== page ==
STATE OF THE VETERAN COMMUNITY
On behalf of the Board of the California Association of Veteran Service Agencies (CAVSA), we are grateful for the opportunity to deliver this 2019 State of the Veteran Community Report to our statewide community. This is our second annual report prepared through the support of the Mental Health Services Oversight and Accountability Commission (MHSOAC).
CAVSA agencies’ leadership and dedicated staff work on last year’s (2018-19) Action Recommendations has been nothing short of inspiring. This past year has focused on working in partnership with an array of federal, state, and local elected officials, organizations, and agencies on strategies that will benefit veterans and their families. We are committed to working with a wide diversity of advocates, stakeholders and policy makers to elevate veteran and veteran family well-being and mental health to a priority position on multiple policy, program, and budgetary agendas.
Legislators at the state and federal levels have been key allies, as have mental and behavioral health agencies—both those that explicitly serve veterans and those that have not been aware of serving veterans in years past. Although considerable progress has been this past year to help close service gaps for our veteran communities, there is still much to be done.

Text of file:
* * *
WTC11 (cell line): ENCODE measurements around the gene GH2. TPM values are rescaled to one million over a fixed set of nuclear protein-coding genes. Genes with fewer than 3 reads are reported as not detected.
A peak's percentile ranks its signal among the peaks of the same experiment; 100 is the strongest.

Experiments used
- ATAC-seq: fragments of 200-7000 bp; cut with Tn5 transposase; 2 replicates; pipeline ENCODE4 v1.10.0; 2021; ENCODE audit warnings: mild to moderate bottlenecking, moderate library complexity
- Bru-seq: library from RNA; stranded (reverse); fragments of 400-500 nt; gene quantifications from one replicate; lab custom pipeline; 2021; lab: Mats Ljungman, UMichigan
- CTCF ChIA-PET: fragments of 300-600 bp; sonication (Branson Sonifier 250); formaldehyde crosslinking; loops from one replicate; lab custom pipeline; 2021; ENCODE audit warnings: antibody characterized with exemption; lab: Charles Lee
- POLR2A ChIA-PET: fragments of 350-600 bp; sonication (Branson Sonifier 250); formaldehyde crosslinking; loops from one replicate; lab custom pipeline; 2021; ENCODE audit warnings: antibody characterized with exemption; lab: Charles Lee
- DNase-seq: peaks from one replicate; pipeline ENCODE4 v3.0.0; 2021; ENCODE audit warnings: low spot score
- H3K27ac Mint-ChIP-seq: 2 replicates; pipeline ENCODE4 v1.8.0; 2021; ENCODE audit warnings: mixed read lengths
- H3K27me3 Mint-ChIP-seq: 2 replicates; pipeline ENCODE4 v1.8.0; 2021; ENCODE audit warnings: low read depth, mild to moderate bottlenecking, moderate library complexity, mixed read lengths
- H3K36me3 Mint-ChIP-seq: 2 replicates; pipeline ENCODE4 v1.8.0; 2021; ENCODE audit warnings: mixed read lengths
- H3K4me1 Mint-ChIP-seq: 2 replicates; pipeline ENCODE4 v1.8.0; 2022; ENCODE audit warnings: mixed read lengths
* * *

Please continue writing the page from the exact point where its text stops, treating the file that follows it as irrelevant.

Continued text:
This report strives to celebrate and honor the successes of those who work tirelessly to serve our military veterans, while also highlighting unmet needs and identifying the challenges ahead.
CAVSA continues to believe that by working together, with the unparalleled support of public officials and stakeholders, Californians have the unique opportunity to compassionately and competently address the mental health and welfare needs of our veterans and all Californians.
As CAVSA expands our veteran mental health agenda, we are reminded veterans and their families have unique needs that require a culturally competent approach to services and treatment. However, we also recognize that our veteran constituents and their families are members of multiple groups with very diverse interests. Crossing barriers and working with other mental health stakeholders must be a critical component of our action agenda.
Even as we work to reduce the unacceptably high number of veterans who live in unsheltered homelessness, burdened by poor mental and physical health, we are also dedicated to celebrating and honoring the many veterans who are attending college, exiting from justice involvement to make better lives for themselves and their families, or serving in the National Guard, and as first responders, putting their military skill set to much-needed use in the civilian sector.
As you read this report containing activity updates, new data, and accomplishments, we hope you will be inspired to join us as we forge new partnerships and strengthen collaborations to support California’s diverse veteran community.
We look forward to positive change in the coming years.
— Stephen Peck
CAVSA Board President
U.S.VETS, President and CEO
“Knowing is not enough; we must apply. Willing is not enough; we must do.”